It's up to the government to reboot the housing market – before everything totally falls apart
Here's a bright idea for the government (so it'll obviously get ignored) - why not provide some sort of tax relief on mortgages for first-time buyers?
Alan Cherry, chairman of Countryside Properties and a veteran of the great housing collapses of the seventies and nineties, is convinced that this is what must be introduced to reboot the market.
This must be right: this is not Spain or the US, where there is the rotten combination of oversupply of housing and lack of demand. We all know the UK is crying out for more houses and that an average wage earner finds it desperately difficult to get onto the housing ladder. People want to buy houses – they just can't find the money to do so.
People want to buy houses – they just can't find the money to do so
Several senior bankers and corporate advisers have echoed this sentiment, stating that it is up to the government to kickstart the housing market. It could be argued that the problems are the private sector's, and given that the market is supposedly king, why should the government intervene and bail it out?
Well, it is the government that wants to rebalance the established supply and demand pattern of the housing market. By demanding 240,000 additional homes a year - and by being biased towards granting planning permission to dense, apartment-filled schemes - it has already intervened.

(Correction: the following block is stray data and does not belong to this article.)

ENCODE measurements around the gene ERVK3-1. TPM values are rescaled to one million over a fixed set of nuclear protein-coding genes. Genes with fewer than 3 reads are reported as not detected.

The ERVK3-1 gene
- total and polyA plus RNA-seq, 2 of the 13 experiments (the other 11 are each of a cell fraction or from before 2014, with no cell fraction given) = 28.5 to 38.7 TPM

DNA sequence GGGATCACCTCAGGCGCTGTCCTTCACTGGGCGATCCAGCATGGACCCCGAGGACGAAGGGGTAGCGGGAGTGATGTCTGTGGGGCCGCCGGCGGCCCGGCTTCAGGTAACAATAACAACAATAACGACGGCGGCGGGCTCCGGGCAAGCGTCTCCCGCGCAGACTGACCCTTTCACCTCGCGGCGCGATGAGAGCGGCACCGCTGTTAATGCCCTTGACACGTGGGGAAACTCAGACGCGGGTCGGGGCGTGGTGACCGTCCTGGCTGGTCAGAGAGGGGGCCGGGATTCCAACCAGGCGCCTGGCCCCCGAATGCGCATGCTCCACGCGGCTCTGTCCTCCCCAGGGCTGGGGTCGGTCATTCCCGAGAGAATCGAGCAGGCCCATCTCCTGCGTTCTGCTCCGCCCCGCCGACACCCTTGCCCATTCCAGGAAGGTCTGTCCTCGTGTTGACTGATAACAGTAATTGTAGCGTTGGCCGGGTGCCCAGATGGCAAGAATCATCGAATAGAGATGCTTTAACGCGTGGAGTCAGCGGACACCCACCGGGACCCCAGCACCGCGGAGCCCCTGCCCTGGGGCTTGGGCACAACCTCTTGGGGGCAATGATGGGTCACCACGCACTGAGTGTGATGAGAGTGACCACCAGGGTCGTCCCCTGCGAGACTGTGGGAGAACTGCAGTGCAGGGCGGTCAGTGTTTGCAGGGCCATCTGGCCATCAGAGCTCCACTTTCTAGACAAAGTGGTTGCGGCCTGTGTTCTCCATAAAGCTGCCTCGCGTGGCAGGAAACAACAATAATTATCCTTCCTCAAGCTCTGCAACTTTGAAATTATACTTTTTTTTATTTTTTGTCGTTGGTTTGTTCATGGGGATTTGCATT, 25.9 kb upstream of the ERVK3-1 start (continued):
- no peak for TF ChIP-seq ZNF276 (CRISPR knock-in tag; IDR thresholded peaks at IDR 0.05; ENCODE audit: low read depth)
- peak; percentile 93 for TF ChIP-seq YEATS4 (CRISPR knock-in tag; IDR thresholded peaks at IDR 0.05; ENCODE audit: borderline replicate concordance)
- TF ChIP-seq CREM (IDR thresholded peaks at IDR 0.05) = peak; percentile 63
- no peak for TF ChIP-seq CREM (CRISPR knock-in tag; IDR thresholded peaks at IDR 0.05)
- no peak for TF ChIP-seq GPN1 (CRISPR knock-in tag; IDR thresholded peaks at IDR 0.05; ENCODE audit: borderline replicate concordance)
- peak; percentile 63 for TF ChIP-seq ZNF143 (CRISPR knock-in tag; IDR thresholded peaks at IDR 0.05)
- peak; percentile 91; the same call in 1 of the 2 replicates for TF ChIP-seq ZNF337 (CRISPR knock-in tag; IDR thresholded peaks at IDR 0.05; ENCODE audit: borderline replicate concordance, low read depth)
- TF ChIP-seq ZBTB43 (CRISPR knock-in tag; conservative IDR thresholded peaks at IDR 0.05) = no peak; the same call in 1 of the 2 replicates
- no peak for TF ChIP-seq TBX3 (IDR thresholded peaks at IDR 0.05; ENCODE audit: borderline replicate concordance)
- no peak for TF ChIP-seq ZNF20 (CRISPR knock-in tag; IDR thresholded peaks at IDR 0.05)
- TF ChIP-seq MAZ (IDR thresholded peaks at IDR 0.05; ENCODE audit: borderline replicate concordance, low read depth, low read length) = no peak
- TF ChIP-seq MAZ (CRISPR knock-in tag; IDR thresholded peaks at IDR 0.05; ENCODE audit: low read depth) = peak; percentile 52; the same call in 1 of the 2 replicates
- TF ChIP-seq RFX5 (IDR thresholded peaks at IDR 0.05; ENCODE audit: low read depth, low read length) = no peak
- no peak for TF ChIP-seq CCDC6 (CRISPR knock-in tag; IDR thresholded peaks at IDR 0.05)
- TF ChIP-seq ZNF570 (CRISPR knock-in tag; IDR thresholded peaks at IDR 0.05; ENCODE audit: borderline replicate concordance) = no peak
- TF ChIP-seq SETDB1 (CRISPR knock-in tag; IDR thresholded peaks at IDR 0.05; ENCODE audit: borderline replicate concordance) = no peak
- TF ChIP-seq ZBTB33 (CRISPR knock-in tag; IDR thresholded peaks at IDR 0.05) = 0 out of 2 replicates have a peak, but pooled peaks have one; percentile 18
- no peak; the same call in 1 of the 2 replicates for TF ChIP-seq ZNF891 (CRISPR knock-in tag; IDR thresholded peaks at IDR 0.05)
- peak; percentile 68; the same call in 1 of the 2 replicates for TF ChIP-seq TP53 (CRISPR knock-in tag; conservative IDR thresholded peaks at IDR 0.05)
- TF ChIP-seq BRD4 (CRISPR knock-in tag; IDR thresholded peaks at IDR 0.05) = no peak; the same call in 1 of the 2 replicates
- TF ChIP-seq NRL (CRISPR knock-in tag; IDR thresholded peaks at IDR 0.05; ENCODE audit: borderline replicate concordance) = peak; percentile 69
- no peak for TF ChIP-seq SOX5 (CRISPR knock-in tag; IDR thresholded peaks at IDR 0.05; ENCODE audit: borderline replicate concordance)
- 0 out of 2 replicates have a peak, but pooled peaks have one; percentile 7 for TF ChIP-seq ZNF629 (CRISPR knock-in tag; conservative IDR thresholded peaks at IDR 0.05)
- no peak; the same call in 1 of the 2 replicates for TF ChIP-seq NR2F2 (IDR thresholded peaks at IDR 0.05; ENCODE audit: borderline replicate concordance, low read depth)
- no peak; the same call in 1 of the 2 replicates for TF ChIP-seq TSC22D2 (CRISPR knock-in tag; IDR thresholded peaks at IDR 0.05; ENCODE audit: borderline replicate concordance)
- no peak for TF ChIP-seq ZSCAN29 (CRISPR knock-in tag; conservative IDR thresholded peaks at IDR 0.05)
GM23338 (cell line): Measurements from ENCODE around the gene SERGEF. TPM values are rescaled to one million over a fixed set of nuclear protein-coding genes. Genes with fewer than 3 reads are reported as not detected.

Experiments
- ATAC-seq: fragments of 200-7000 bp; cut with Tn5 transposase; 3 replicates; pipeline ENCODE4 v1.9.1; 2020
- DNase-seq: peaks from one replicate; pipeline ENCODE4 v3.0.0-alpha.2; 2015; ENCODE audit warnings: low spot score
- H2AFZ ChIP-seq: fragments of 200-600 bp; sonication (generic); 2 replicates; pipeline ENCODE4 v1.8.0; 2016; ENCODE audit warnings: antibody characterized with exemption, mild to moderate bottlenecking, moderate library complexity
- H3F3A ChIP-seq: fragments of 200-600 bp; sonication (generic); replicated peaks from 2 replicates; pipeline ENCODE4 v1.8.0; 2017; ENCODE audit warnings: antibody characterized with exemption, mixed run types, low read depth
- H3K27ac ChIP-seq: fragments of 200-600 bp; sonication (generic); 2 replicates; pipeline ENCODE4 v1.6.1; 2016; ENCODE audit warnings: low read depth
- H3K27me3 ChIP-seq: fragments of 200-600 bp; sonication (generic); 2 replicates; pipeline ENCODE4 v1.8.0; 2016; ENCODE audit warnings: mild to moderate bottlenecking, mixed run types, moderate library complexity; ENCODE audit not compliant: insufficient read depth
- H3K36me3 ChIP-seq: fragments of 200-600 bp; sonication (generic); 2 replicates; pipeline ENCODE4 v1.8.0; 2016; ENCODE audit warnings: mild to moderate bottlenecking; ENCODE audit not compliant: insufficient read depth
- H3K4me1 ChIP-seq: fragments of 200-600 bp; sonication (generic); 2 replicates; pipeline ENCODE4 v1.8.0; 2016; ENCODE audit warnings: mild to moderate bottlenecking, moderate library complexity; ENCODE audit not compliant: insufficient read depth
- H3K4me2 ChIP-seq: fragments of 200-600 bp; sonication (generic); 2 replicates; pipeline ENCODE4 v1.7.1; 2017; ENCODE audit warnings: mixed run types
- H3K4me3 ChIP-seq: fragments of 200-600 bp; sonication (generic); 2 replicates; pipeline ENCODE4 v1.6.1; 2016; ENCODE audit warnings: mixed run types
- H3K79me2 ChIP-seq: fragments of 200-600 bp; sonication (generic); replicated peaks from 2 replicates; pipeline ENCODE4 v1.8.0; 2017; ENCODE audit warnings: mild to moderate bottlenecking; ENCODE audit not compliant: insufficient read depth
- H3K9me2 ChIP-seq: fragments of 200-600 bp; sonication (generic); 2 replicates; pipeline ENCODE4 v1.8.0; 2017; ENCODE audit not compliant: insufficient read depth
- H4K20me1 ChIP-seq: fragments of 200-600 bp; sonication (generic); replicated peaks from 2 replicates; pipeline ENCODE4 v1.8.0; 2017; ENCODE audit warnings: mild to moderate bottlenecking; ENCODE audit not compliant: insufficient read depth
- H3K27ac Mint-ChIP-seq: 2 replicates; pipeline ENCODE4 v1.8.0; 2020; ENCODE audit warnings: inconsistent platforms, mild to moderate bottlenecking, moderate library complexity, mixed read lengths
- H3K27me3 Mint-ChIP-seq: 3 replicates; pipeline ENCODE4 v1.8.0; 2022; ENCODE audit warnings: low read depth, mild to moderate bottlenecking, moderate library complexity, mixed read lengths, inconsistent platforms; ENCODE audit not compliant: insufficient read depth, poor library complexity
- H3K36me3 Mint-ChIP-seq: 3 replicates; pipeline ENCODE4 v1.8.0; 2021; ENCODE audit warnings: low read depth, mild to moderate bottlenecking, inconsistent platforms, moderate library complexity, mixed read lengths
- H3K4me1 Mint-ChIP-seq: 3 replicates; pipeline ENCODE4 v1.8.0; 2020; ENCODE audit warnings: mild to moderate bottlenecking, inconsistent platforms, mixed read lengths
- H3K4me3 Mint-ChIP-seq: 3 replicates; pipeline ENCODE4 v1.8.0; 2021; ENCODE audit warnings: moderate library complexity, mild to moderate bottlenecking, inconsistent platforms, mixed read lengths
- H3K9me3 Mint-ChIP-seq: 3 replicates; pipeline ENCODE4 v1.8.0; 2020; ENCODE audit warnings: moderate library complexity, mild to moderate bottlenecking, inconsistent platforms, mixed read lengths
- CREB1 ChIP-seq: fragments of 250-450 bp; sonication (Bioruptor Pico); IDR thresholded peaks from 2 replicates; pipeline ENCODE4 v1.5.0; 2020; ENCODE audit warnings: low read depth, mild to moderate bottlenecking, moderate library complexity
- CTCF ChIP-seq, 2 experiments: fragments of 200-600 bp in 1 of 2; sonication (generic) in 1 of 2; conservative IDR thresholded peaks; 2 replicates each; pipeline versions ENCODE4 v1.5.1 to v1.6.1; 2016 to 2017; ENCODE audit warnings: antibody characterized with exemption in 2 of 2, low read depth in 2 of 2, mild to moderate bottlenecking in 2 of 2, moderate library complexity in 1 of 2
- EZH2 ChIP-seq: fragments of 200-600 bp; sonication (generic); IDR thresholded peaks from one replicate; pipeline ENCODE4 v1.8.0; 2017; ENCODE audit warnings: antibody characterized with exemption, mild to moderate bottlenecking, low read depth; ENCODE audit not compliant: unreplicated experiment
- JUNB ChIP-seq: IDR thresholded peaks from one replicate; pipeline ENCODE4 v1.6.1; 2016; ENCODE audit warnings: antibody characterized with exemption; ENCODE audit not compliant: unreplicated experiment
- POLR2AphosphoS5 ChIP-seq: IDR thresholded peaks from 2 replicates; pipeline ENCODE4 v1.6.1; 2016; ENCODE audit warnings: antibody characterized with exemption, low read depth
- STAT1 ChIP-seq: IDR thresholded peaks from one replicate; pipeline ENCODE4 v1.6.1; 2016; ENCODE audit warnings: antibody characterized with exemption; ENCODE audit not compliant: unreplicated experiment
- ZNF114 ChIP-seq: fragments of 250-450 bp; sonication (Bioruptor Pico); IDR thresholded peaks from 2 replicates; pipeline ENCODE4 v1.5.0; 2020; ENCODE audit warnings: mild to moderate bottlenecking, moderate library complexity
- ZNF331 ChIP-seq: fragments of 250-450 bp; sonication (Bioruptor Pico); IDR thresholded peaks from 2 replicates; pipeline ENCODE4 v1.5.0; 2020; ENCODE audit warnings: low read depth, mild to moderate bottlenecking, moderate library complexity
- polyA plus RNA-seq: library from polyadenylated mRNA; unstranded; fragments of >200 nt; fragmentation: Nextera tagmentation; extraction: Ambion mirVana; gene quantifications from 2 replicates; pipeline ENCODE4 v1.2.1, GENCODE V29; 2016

If the government wants that market intervention to ultimately work, it must act now before the housebuilding industry completely falls apart.
It took the industry years to recover from those last two recessions. This housing crash is much more violent
As Cherry will tell you, it took the industry years to recover from those last two recessions. This housing crash is sharper, much more violent, and many times more unexpected in its speed than were its predecessors.
And, it could take many, many years longer to recover.
Mark Leftly works on the business desk of the Independent on Sunday. Construction and commercial property are two of the beats he covers on the newspaper. Mark's views should not be confused as being those of the Independent on Sunday.